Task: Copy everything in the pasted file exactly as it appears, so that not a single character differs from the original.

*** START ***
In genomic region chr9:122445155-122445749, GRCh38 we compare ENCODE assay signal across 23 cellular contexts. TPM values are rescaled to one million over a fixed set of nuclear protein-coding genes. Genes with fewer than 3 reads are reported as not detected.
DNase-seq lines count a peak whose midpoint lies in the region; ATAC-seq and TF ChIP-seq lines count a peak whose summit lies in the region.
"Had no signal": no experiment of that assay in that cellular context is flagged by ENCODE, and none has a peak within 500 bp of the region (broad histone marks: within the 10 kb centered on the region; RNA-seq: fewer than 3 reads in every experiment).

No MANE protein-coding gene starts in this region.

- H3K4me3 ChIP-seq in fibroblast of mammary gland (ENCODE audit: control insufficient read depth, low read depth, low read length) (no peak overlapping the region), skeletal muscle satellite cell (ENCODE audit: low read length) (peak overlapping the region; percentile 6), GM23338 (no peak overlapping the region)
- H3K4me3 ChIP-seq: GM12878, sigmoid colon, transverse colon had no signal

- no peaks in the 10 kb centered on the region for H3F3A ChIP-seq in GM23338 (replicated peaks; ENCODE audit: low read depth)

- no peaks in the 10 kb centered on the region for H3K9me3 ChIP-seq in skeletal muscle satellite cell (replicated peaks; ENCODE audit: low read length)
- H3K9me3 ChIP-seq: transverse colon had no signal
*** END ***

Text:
In genomic region chr9:122445155-122445749, GRCh38 we compare ENCODE assay signal across 23 cellular contexts. TPM values are rescaled to one million over a fixed set of nuclear protein-coding genes. Genes with fewer than 3 reads are reported as not detected.
DNase-seq lines count a peak whose midpoint lies in the region; ATAC-seq and TF ChIP-seq lines count a peak whose summit lies in the region.
"Had no signal": no experiment of that assay in that cellular context is flagged by ENCODE, and none has a peak within 500 bp of the region (broad histone marks: within the 10 kb centered on the region; RNA-seq: fewer than 3 reads in every experiment).

No MANE protein-coding gene starts in this region.

- H3K4me3 ChIP-seq in fibroblast of mammary gland (ENCODE audit: control insufficient read depth, low read depth, low read length) (no peak overlapping the region), skeletal muscle satellite cell (ENCODE audit: low read length) (peak overlapping the region; percentile 6), GM23338 (no peak overlapping the region)
- H3K4me3 ChIP-seq: GM12878, sigmoid colon, transverse colon had no signal

- no peaks in the 10 kb centered on the region for H3F3A ChIP-seq in GM23338 (replicated peaks; ENCODE audit: low read depth)

- no peaks in the 10 kb centered on the region for H3K9me3 ChIP-seq in skeletal muscle satellite cell (replicated peaks; ENCODE audit: low read length)
- H3K9me3 ChIP-seq: transverse colon had no signal